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Singapore Workforce Development Agency (Amendment) Bill 2016, Second Reading Speech at Parliament

Mr Lim Swee Say, Minister for Manpower, Parliament

  1. Madam Speaker, I beg to move, that the Bill be now read a Second time.
  2. We live in a world of greater uncertainty and faster change today.
  3. Last month, I attended the G20 Labour and Employment Ministerial Meeting, and the mood was one of concern.
  4. 7 years after the Global Financial Crisis, G20 economic growth is still lower than before the crisis (3.2% per annum versus 4.1% per annum)1. Unemployment at 5.8% has barely fallen from the peak of the crisis of 6%. Labour force participation is also lower than before the crisis. Across the G20 countries, there is said to be a shortfall of 50 million jobs.
  5. Back home, our economy and workforce are in transition too. Our workforce is ageing at one of the fastest rates in the world2. Workforce growth is falling from 4% p.a.3 in the earlier part of the decade, to around 1% p.a. by 2020. Importantly, each generation of Singaporeans is aspiring to do better – with better education4, better jobs and better incomes.
  6. To avoid ending up with the challenges that many countries are now facing – high youth unemployment, sticky unemployment, and declining labour force participation, we must get three things right.
  7. First, we need to quicken the transformation of industry, to make every job a better job. MTI and sector agencies are leading this effort to create the new industries, new businesses, and new jobs of the future.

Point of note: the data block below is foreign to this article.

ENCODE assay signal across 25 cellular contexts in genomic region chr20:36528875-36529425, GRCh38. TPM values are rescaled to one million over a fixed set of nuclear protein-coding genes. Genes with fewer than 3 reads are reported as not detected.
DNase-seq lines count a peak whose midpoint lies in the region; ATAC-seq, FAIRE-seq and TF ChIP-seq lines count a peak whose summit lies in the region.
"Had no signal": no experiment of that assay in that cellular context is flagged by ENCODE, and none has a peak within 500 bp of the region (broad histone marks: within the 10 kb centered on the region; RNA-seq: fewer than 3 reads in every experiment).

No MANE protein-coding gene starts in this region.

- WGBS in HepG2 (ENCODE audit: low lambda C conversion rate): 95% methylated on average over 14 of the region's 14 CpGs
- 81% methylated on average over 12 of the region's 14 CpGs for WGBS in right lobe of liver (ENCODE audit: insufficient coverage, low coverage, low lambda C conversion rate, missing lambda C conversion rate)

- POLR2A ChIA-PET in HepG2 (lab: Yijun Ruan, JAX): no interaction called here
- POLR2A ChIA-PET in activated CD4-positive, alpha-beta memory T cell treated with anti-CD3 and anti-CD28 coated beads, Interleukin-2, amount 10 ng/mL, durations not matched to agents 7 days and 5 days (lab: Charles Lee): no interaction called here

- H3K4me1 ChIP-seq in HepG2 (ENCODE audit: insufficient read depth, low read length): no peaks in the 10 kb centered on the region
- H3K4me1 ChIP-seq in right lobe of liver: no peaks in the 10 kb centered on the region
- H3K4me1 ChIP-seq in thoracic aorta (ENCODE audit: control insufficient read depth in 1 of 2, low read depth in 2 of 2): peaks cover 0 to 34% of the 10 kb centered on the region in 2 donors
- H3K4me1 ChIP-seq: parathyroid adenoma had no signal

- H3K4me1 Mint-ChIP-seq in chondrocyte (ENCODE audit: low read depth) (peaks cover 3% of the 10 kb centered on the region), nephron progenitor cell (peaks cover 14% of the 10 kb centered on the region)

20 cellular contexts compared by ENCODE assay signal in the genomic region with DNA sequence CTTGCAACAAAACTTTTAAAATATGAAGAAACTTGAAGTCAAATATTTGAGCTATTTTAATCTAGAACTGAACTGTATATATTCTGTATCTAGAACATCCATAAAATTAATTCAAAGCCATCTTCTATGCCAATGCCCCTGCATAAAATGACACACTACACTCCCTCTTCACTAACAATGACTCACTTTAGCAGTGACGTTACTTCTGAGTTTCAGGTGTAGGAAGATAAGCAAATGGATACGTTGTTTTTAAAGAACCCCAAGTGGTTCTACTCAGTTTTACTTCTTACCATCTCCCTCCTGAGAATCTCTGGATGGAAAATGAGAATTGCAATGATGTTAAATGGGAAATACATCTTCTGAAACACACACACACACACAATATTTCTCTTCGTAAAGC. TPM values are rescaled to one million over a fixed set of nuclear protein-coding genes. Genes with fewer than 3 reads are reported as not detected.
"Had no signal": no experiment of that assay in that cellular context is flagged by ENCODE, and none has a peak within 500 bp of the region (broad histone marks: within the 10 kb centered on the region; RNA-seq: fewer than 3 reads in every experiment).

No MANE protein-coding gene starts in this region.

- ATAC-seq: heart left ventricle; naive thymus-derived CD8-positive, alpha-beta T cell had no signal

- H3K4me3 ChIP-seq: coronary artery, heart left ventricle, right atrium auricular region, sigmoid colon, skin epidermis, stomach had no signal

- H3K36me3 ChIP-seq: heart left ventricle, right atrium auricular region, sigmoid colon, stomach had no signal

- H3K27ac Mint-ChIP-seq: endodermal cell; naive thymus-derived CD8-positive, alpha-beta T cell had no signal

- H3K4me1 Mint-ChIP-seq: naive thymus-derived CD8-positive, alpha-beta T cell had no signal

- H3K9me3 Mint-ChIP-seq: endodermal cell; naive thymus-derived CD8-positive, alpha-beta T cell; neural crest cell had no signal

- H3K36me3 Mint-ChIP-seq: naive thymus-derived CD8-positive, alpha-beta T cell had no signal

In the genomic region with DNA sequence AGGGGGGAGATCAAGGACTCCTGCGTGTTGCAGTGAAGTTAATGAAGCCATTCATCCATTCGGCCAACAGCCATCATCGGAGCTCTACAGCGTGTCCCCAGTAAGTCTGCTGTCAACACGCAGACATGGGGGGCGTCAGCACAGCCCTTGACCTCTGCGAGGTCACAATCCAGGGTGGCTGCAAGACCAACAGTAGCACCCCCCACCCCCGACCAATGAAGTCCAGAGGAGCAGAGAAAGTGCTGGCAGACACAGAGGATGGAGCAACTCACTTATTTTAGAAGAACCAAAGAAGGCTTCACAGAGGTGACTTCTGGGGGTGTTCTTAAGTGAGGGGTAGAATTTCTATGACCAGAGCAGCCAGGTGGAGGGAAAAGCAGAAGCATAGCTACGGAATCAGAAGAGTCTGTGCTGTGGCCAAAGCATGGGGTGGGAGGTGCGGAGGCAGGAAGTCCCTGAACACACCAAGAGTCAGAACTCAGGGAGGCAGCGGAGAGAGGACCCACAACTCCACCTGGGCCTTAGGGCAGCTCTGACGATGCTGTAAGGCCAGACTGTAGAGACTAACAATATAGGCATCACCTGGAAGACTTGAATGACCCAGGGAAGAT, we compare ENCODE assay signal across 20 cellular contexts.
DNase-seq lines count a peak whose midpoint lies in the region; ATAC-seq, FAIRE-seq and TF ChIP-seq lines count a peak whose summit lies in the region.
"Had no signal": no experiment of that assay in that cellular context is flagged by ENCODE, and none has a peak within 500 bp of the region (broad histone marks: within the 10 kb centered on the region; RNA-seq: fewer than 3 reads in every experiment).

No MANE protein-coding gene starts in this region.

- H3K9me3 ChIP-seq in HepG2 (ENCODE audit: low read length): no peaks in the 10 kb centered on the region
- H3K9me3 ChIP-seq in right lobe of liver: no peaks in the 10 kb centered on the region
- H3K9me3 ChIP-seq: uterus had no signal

8. Second, we will need to quicken the transformation of the workforce, to make every worker a better worker. MOE is leading the effort to inculcate lifelong learning, from pre-employment education to professional and continuing education. SkillsFuture Singapore is the new agency tasked with this.
  9. Mdm Speaker, as we transform the industry and the workforce, it is crucial that we keep the two in sync. If workforce transformation lags behind industry transformation, workers will miss the opportunities for better jobs while businesses will not have the manpower they need. We would end up with higher structural unemployment and an over-reliance on foreign manpower. On the other hand, if industry transformation lags behind workforce transformation, there will be a shortage of quality jobs for our people leading to higher under-employment.
  10. Therefore, the third thing we must do right is to match every better worker to every better job, and make every career a better career for all Singaporeans.
  11. Madam Speaker, Workforce Singapore (or WSG) under MOM, will sharpen its focus and strive to minimise mismatches and maximise matching between jobs and skills, workers and businesses. It will be both pro-worker and pro-business.